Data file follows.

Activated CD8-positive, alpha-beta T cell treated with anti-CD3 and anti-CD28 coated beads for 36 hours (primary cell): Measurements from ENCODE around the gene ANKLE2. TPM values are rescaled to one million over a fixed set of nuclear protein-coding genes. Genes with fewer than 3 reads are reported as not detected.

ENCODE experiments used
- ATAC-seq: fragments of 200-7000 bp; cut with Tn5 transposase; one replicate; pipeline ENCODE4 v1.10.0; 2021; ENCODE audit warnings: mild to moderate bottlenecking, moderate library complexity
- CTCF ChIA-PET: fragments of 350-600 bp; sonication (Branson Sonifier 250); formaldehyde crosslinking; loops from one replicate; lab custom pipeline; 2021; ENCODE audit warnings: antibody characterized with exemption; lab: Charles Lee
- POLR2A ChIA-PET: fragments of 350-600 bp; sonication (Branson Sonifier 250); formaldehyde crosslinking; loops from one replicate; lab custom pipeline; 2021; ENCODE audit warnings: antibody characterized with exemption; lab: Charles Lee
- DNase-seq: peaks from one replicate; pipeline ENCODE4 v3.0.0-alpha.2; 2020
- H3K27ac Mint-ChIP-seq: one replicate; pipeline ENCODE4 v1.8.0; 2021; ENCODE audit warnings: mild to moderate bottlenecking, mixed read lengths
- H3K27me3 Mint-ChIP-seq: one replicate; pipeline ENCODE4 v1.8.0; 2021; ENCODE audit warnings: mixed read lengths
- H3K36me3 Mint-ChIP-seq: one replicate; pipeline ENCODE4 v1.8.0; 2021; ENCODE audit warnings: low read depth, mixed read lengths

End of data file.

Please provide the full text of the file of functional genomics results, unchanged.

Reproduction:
Activated CD8-positive, alpha-beta T cell treated with anti-CD3 and anti-CD28 coated beads for 36 hours (primary cell): Measurements from ENCODE around the gene ANKLE2. TPM values are rescaled to one million over a fixed set of nuclear protein-coding genes. Genes with fewer than 3 reads are reported as not detected.

ENCODE experiments used
- ATAC-seq: fragments of 200-7000 bp; cut with Tn5 transposase; one replicate; pipeline ENCODE4 v1.10.0; 2021; ENCODE audit warnings: mild to moderate bottlenecking, moderate library complexity
- CTCF ChIA-PET: fragments of 350-600 bp; sonication (Branson Sonifier 250); formaldehyde crosslinking; loops from one replicate; lab custom pipeline; 2021; ENCODE audit warnings: antibody characterized with exemption; lab: Charles Lee
- POLR2A ChIA-PET: fragments of 350-600 bp; sonication (Branson Sonifier 250); formaldehyde crosslinking; loops from one replicate; lab custom pipeline; 2021; ENCODE audit warnings: antibody characterized with exemption; lab: Charles Lee
- DNase-seq: peaks from one replicate; pipeline ENCODE4 v3.0.0-alpha.2; 2020
- H3K27ac Mint-ChIP-seq: one replicate; pipeline ENCODE4 v1.8.0; 2021; ENCODE audit warnings: mild to moderate bottlenecking, mixed read lengths
- H3K27me3 Mint-ChIP-seq: one replicate; pipeline ENCODE4 v1.8.0; 2021; ENCODE audit warnings: mixed read lengths
- H3K36me3 Mint-ChIP-seq: one replicate; pipeline ENCODE4 v1.8.0; 2021; ENCODE audit warnings: low read depth, mixed read lengths